Imagine a bright eyed and bushy-tailed new programmer writing his first big contract: "Now let’s see here…” he thinks. “I’m using the send function. That means that I have to search for blocks of code that I’ve written which an attacker could attempt to run in an infinite loop until there is no money left. First of all, which possible blocks of code could be made to go in an infinite loop? It could be any part that calls send, intermixed with anything that the attacker wants to call in between… hmmm… " You have to think this every time you send anyone money. It is totally ridiculous to expect anyone to do this reliably. The only difference is that a novice would fail every single time he tried to write a contract, whereas an expert wouldn't even bother trying.

Now I have described this issue so as to make it very clear what is going on, but in Solidity, the function I have called f is not very visible to the programmer. It’s a method called the “default function” that can be defined on every address. It executes automatically when you send to that address. So if I was writing hackMe in Solidity, I wouldn’t have directly referenced the function f as I wrote, but it executes anyway. It is very easy to write hackMe in Solidity.

The manual on Solidity opens with “Solidity is a high-level language whose syntax is similar to that of JavaScript”, as if that were something to brag about. But apparently Solidity has much more than just a superficial resemblance to JavaScript. Solidity is like programming in JavaScript, except with your bank account accessible through the Document Object Model.

A sign that no one is prepared to write smart contracts in Solidity is the fact that the Ethereum dev team, the people who designed both Solidity and the DAO, could not even fix their own bug. They don’t have the ability to approach these bugs correctly, and neither, in my opinion, does anyone else. It may be possible to reliably write smart contracts that work correctly, but currently no one knows how to do it. The dev team is not likely to figure it out any time soon because they still think that this is just a bug in the DAO rather than a serious problem with their entire system. If you want a smart contract that you can actually use, you have to be certain that it is bug-free before it is deployed. there are no known tools or methods available to Solidity developers which could provide an appropriate level of certainty. Such tools will take years to be developed and until they are in common use, no Ethereum smart contract should be trusted. Ethereum is doomed.

The legal implications of this hack are more interesting than the hack itself. Because the code of the DAO is a legally-binding contract, how can you argue so as to convince a judge that some behavior of the program is really a bug? The DAO provides nothing other than its own code to specify how it is supposed to work. For example, there is no specification in a formal language, or proofs as to its correctness. If the Ethereum team knew how to test software, they might have produced something like that, which also could have provided corroborating evidence that any bug was unintended.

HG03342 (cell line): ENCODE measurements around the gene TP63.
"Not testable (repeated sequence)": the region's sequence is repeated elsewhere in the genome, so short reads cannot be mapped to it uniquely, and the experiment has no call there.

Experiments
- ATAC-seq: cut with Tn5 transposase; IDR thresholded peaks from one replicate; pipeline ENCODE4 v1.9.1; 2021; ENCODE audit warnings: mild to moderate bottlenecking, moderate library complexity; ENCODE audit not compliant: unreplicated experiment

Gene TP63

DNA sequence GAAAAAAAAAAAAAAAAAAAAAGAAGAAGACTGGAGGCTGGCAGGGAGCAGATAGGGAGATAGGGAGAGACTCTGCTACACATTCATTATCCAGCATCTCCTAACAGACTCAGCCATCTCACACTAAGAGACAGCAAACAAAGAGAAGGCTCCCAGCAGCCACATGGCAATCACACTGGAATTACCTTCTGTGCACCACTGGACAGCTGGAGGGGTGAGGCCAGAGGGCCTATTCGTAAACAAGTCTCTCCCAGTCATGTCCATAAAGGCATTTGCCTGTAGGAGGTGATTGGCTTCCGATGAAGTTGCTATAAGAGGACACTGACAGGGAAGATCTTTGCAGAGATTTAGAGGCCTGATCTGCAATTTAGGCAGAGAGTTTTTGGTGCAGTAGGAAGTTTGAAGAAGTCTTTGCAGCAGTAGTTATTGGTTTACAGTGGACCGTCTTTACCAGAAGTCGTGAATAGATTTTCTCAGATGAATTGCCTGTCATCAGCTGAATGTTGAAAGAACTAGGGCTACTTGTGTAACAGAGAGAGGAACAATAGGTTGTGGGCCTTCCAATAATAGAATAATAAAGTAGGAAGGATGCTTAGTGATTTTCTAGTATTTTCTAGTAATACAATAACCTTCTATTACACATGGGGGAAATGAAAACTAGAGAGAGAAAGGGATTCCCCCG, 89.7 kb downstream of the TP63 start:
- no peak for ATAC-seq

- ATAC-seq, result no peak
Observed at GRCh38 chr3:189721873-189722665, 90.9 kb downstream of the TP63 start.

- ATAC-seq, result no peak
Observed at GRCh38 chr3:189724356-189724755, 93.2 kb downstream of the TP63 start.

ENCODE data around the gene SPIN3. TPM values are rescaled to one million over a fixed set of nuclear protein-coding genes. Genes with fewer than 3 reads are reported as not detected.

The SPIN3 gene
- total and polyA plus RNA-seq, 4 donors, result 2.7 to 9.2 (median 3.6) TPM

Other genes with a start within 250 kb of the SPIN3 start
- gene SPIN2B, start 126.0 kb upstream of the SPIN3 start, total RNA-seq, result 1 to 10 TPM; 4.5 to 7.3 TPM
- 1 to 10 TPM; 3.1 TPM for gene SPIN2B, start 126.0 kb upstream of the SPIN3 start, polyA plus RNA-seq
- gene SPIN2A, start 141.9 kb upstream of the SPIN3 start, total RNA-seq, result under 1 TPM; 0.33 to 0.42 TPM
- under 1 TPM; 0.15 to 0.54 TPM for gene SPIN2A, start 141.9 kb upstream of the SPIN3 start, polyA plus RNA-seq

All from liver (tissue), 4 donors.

I fully support the attacker’s actions, and I wish I had thought of it first. His ethers may become worthless before he can sell them for Bitcoin, but he may also have made a huge short on ethers just before executing the attack and made around $1 million that way.

For a final comment on the Ethereum team’s response, I provide an insightful quote from Emin Gün Sirer:

Had the attacker lost money by mistake, I am sure the devs would have had no difficulty appropriating his funds and saying “this is what happens in the brave new world of programmatic money flows.” When he instead emptied out coins from The DAO, the only consistent response is to call it a job well done.

Artwork by Big λ


  1. If you don’t believe me read this analysis of the hack here:

    To have a contract send Ether to some other address, the most straightforward way is to use the send keyword. This acts like a method that’s defined for every “address” object.

    I love how he says this in such a matter-of-fact way, like that's no big deal.

    Also note this poor developer’s unease upon learning about this “feature”:

    Here’s the deal. In Bitcoin, an address is the public key that corresponds to a private key held by a wallet. I’m lying a bit to aid comprehension. But, fundamentally, it’s just a bit of data. In Ethereum, an address could be similar – not a contract, but a public key. But, it could also be another smart contract’s address. The Mist client encourages users to make a wallet contract as a first step after loading up, for example. Users would then offer the address of that contract as their ‘wallet address’. Other contracts do not typically utilize any mechanism to distinguish between an address of a private key, and an address of a wallet. It’s a fundamental transaction in Ethereum to send money to a contract, and developers seem to expect it to ‘just work’ like in Bitcoin or other digital currencies, perhaps with a transaction fee attached.